Ownership and Possession

AuthorRobert Chambers
Most people have an intuitive understanding of ow nership and posses-
sion. We know that we can possess th ings without owning them (e.g.,
when we borrow a book from the library or rent an apartment), just as
we can own things that are currently possessed by others. We usually
think of ownership a s being superior to possession, but possession has
a more important role (as many students of property law are surprised
to discover). When resolving disputes over property, the common law
does not much care about who owns the thing s but merely which of the
rival claimants has the better right to possess them.
There is a wide variety of dierent propert y rights discus sed in the chap-
ters that follow, including easements, estates, mortgages, and trusts. For
the most part, they are cle arly def‌ined. Although there is uncertainty on
the boundaries bet ween legal categories, the precise nature of each of these
property rights ha s been worked out over time. Curiously, ownership is
not among them. It is a concept, not a specif‌ic right. For example, the
owner of land in a common law system is u sually the person who holds
the fee simple estate (which, as explained in t he next chapter, is the right
to possess la nd indef‌initely). The owner of goods is simply the person with
Ownership a nd Possession 15
the best right to possess them. Estates and po ssession are property rights.
People with those rights are often the owners, but they might not be.
Our statutes are f‌illed w ith references to the “owner.” In each case,
it is necessar y to see how that term is def‌ined for the purpose of that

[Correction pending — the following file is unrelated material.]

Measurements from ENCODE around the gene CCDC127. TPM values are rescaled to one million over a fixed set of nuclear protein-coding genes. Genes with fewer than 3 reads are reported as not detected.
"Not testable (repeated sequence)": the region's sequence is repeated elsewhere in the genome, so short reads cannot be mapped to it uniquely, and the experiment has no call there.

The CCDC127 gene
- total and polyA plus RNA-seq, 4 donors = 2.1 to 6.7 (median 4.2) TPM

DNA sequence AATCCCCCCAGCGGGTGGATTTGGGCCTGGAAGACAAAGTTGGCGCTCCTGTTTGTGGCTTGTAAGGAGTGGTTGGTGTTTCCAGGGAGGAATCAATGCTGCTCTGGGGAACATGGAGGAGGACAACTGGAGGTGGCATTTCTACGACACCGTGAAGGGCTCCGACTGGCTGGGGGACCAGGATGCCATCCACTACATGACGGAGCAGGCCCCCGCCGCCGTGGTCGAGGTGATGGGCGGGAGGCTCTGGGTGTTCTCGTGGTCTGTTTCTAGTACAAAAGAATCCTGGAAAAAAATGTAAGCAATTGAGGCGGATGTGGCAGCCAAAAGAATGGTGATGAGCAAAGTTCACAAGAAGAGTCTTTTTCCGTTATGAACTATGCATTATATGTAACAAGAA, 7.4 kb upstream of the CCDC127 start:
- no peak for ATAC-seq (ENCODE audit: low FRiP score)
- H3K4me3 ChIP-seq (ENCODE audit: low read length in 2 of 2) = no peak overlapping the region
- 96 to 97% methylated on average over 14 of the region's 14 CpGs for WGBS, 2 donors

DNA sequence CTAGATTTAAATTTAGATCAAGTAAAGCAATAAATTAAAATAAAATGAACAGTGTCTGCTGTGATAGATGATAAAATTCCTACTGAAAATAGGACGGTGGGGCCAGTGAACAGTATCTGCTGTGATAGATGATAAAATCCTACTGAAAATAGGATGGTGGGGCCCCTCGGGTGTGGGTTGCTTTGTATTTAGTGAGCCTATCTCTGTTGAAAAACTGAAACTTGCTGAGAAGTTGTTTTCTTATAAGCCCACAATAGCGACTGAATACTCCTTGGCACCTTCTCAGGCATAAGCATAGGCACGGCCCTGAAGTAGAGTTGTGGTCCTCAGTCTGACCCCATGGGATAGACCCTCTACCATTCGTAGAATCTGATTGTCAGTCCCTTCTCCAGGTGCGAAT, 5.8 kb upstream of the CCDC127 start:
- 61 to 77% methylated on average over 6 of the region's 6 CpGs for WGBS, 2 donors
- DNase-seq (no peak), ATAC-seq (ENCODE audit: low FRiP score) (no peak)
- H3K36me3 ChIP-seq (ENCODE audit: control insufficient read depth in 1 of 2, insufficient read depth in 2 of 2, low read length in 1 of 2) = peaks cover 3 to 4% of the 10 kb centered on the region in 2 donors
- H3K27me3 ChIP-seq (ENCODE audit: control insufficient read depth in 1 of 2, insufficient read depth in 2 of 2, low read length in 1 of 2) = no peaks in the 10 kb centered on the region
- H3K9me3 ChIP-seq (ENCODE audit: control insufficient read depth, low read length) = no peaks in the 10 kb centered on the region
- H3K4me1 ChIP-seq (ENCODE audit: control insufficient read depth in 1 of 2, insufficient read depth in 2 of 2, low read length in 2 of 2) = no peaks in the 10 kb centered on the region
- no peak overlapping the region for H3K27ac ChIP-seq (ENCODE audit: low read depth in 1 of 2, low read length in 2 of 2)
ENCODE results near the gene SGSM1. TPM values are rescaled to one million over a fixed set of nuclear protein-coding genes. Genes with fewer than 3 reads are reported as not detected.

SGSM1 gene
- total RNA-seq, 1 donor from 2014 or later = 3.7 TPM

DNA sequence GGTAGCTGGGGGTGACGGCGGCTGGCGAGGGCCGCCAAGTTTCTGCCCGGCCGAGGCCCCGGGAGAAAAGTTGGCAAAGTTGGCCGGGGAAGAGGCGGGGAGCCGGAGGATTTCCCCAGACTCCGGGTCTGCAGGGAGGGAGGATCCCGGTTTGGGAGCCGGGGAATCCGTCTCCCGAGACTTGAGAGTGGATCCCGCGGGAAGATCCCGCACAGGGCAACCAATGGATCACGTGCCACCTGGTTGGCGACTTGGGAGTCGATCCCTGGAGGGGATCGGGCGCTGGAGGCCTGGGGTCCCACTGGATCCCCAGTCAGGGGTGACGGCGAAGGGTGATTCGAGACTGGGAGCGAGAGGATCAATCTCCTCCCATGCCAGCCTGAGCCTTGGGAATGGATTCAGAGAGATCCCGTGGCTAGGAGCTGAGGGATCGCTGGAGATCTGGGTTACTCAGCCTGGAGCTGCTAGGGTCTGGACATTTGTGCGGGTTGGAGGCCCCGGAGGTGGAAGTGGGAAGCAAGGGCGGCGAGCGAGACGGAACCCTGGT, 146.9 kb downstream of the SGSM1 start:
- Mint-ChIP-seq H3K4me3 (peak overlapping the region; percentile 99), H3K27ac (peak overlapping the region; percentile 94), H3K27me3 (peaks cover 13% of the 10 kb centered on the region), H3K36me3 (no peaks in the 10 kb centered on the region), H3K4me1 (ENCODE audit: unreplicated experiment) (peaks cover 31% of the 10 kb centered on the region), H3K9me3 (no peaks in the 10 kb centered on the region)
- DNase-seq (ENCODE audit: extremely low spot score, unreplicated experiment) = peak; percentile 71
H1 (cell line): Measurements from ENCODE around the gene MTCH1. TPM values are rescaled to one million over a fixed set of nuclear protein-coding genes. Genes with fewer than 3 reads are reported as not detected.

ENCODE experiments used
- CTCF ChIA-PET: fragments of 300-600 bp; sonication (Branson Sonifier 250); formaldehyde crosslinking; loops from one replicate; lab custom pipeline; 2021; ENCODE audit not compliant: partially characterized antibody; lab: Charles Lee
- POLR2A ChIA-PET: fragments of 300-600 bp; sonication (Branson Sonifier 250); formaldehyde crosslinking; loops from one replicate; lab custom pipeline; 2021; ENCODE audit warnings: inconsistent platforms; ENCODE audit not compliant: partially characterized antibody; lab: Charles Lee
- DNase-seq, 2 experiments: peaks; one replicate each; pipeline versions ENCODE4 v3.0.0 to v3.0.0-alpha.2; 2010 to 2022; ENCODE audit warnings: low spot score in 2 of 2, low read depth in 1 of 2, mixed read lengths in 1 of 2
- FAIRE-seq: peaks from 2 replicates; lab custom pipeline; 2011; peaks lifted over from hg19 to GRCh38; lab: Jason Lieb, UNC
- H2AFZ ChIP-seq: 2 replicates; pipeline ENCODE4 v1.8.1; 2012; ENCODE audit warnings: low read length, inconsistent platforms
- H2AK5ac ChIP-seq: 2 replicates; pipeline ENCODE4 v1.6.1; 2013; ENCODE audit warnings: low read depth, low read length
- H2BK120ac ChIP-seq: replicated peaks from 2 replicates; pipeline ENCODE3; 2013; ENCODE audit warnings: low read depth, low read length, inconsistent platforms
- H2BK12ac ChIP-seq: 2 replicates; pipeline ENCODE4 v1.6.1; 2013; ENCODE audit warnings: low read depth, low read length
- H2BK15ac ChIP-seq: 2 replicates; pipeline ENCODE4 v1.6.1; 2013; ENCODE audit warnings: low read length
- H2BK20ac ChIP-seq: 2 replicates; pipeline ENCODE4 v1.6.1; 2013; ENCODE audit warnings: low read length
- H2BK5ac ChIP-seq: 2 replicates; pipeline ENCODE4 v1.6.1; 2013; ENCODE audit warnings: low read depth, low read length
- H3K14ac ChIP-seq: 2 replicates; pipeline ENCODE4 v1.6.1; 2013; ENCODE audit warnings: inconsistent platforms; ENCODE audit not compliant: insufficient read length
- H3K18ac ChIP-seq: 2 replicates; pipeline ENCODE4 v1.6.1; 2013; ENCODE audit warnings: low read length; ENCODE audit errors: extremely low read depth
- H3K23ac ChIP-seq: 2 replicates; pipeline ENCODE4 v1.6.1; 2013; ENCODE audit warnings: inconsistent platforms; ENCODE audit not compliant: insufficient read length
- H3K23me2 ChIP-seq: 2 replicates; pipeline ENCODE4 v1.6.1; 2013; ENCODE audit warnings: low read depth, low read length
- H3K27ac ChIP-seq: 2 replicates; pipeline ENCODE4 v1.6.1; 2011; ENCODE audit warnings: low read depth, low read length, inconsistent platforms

particular st atute. For example, the Home Owner Grant Act in British
Columbia def‌ines “owner” to include a tenant under a lease for nine-
ty-nine years or longer.1 We do not usually think of the ten ant as being
the owner of the land, but they do star t to look the owner when land is
leased for a very long time. If I leas ed my land to you for 250 years, your
rights to posse ss, use, and enjoy the land would last for generations. In
what sense am I still the owner?
1) Professor Honoré
In 1961, Tony Honoré published an important essay on the nature of
ownership.2 He was a brilliant comparative lawyer and began by not-
ing that ownership is s urprisingly similar in d ierent countries despite
major dierences in their legal systems:
There is indeed, a subst antial simil arity in the pos ition of one who
“owns” an umbrella in Eng land, France, Russia, China, a nd any other
modern country one m ay care to mention. Every where the “owner”
can, in the simple uncomplic ated case, in which no other person has
an interest in the t hing, use it, stop others usi ng it, lend it, sell it,
or leave it by will. Nowhere may he u se it to poke his neighbour in
the ribs or to knock over h is vase. Owner ship, dominium, propriété,
Eigent um and simil ar words stand not merely for the greatest intere st
in things in p articular system s but for a type of interest with common
features tra nscending particular s ystems.3
Honoré then described what he called t he “standard incidents” of
ownership that are common to most legal system s:
Ownership compri ses the right to possess, t he right to use, the right
to manage, the rig ht to the income of the thing, the right to t he capital,
the right to secur ity, the rights or incidents of tra nsmissibilit y and
absence of term, the prohibit ion of harmful use, liabi lity to execution,
and the incident of residua rity: this makes eleven le ading incidents.4
1 RSBC 1996, c 194, s 1.
2 AM Honoré, “Ownersh ip” in AG Guest, ed, Oxford Essays in Jurisprude nce
(Oxford: Oxford Universit y Press, 1961) 107.
3 Ibid at 10 8.
4 Ibid at 113.

To continue reading

Request your trial

VLEX uses login cookies to provide you with a better browsing experience. If you click on 'Accept' or continue browsing this site we consider that you accept our cookie policy. ACCEPT